On January 13, 2009, Tyson—one of the world's largest processors of chicken, beef, and pork—and the fuel company Syntroleum broke ground in Geismar, Louisiana, on a "renewable" diesel plant. The fuel will be produced in part with Tyson factory farm byproducts, including animal fat and poultry litter. ("Litter" is the euphemistic term for poultry poop mixed with feathers, leftover feed, bedding, and whatever else ends up on the factory floor.) Tyson says this plant, along with another one it's building with oil giant ConocoPhillips in Borger, Texas, will produce diesel destined for military and commercial aircraft. Once it is working at full capacity, the Geismar plant alone, Tyson estimates, will produce roughly one quarter of the country's current total output of biofuels.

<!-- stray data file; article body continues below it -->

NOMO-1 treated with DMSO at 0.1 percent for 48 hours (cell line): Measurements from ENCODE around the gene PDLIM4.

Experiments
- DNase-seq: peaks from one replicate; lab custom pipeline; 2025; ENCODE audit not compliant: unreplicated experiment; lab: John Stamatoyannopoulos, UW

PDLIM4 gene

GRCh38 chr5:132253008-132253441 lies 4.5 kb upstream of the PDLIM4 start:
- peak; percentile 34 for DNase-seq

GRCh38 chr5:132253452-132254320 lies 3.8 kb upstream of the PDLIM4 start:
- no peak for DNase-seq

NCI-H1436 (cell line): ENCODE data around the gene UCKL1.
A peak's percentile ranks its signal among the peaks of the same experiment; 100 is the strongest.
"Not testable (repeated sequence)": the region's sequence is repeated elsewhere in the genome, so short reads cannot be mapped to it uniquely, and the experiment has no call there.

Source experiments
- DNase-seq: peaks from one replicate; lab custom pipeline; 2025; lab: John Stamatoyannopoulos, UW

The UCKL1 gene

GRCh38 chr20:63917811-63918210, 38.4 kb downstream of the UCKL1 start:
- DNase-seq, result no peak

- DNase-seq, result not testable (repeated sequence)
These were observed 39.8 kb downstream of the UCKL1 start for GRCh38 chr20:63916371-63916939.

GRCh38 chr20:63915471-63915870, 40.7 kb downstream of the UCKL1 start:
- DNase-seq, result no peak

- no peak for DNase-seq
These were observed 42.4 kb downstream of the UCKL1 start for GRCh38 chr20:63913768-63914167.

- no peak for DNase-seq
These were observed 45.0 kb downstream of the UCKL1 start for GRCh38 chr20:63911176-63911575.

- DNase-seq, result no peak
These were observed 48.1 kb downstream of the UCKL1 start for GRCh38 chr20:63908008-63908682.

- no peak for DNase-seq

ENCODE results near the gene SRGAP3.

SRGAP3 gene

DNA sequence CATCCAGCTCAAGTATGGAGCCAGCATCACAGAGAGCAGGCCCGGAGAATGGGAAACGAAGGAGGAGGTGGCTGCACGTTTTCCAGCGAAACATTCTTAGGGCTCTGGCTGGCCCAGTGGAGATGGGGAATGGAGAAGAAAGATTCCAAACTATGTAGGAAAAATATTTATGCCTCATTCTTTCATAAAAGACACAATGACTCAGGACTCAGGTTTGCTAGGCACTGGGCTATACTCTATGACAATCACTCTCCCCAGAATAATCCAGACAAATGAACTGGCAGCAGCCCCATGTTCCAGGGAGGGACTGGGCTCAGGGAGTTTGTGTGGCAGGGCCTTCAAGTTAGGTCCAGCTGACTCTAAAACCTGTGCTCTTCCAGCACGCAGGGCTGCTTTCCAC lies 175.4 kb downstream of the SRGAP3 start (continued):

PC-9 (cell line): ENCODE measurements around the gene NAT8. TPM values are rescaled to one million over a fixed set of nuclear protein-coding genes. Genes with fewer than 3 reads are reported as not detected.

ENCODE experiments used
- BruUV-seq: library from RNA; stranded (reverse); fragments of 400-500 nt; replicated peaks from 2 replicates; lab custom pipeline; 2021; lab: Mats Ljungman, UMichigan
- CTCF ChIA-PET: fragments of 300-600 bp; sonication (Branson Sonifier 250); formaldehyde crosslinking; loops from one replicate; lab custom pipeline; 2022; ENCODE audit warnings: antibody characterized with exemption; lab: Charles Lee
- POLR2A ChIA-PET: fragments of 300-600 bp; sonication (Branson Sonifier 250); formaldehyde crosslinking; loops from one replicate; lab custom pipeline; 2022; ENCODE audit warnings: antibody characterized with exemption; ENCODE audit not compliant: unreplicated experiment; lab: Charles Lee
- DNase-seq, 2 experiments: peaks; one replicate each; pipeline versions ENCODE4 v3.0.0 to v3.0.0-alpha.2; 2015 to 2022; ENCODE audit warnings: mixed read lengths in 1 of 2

Tyson claims these facilities produce eco-friendly, cleaner-burning fuels from scraps that would otherwise be wasted. But critics beg to differ, arguing that the fuel doesn't actually burn any cleaner and, worse, that these plants incentivize intensive livestock production and processing methods that are decidedly bad for the environment and the climate. They charge that this fuel is renewable only in the narrowest sense, if you ignore the complete life cycle of its production. The fuels depend on energy-intensive, greenhouse-gas-emitting confined animal feeding operations (CAFOs), which require feed raised with methods that deplete topsoil and overuse synthetic fertilizer, contributing to carbon dioxide emissions.